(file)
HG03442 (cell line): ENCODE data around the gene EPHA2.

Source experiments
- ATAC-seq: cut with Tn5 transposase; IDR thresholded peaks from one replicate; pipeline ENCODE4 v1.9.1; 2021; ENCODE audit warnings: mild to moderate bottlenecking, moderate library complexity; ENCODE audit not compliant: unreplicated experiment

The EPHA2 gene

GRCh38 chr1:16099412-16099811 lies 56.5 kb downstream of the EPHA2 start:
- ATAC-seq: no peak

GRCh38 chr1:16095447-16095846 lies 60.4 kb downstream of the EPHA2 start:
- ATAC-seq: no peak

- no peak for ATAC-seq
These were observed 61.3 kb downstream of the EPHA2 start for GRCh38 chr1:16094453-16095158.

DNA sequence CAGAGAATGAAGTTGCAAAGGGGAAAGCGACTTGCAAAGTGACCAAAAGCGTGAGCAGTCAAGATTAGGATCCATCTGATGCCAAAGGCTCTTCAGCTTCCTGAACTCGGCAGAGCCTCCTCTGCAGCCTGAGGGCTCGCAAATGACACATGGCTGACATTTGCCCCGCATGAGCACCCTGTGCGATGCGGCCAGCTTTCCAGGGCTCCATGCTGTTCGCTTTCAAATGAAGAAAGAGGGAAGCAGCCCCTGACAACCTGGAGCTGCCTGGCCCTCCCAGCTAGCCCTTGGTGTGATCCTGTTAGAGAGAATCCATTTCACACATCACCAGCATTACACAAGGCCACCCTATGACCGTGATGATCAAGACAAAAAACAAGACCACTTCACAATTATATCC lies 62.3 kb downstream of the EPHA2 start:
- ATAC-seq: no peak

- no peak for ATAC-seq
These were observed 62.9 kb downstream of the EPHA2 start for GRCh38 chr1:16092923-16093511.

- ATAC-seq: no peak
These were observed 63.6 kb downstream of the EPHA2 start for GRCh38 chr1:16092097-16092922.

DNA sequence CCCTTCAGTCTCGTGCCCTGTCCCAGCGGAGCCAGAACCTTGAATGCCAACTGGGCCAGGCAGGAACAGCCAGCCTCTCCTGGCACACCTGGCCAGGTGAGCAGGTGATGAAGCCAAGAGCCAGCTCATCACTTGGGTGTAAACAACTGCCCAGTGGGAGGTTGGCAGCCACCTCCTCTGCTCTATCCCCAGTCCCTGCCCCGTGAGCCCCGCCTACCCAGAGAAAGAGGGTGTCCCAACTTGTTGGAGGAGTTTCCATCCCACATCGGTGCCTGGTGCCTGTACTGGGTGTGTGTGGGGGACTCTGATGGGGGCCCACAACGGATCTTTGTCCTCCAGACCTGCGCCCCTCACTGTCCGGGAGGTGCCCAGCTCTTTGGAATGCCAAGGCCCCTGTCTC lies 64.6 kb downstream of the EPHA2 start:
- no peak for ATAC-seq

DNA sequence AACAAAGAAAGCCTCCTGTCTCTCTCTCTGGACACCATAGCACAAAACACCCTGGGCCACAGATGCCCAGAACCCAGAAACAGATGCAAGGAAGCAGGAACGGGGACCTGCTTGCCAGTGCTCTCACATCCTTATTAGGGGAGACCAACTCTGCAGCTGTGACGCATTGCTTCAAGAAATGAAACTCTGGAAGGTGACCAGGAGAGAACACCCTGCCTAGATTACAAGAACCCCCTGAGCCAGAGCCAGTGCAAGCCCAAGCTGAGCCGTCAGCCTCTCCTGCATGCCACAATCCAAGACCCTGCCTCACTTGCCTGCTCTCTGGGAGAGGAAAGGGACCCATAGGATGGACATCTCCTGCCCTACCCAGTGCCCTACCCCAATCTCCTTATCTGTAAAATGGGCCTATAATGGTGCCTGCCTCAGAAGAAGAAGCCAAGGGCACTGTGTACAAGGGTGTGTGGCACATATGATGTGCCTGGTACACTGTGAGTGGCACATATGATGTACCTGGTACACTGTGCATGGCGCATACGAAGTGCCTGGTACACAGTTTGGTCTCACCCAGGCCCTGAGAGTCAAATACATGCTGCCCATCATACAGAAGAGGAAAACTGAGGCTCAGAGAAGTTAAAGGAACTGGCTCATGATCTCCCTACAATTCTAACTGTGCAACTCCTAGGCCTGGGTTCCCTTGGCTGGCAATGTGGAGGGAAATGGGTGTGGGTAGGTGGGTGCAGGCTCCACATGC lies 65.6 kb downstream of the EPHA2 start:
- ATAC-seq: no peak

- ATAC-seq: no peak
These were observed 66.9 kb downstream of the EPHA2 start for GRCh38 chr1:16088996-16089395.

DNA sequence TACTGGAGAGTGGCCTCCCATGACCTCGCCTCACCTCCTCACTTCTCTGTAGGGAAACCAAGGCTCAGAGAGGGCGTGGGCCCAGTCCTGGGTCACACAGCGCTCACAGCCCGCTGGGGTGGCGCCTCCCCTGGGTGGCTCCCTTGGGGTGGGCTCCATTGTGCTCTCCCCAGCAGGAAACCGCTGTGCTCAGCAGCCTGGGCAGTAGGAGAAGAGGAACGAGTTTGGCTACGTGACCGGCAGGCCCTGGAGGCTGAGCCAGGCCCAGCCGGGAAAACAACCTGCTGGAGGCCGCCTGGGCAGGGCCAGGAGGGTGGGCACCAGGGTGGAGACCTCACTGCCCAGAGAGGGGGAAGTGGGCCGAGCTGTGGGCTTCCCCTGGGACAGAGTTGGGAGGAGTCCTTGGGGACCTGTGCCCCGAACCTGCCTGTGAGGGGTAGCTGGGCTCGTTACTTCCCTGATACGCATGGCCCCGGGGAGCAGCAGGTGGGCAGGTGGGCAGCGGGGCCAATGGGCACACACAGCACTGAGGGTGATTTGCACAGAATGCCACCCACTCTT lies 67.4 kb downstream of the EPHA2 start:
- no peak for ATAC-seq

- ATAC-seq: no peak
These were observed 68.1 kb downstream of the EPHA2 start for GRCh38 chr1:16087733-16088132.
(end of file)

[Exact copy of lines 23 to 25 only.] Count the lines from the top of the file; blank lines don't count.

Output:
DNA sequence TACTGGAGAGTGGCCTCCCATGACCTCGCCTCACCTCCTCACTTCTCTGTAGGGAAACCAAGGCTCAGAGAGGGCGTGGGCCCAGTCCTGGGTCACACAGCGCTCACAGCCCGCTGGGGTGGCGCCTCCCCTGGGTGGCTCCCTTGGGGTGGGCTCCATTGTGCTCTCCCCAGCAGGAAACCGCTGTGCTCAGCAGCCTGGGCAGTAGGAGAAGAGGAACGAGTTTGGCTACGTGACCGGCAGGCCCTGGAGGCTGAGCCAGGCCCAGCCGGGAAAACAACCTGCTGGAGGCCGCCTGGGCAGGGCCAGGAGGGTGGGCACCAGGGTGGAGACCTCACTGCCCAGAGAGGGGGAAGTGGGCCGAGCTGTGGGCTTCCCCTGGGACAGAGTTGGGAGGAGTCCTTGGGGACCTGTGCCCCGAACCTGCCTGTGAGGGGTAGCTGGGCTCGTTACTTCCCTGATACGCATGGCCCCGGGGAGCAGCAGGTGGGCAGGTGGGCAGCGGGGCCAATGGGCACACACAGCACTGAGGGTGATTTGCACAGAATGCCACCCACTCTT lies 67.4 kb downstream of the EPHA2 start:
- no peak for ATAC-seq

- ATAC-seq: no peak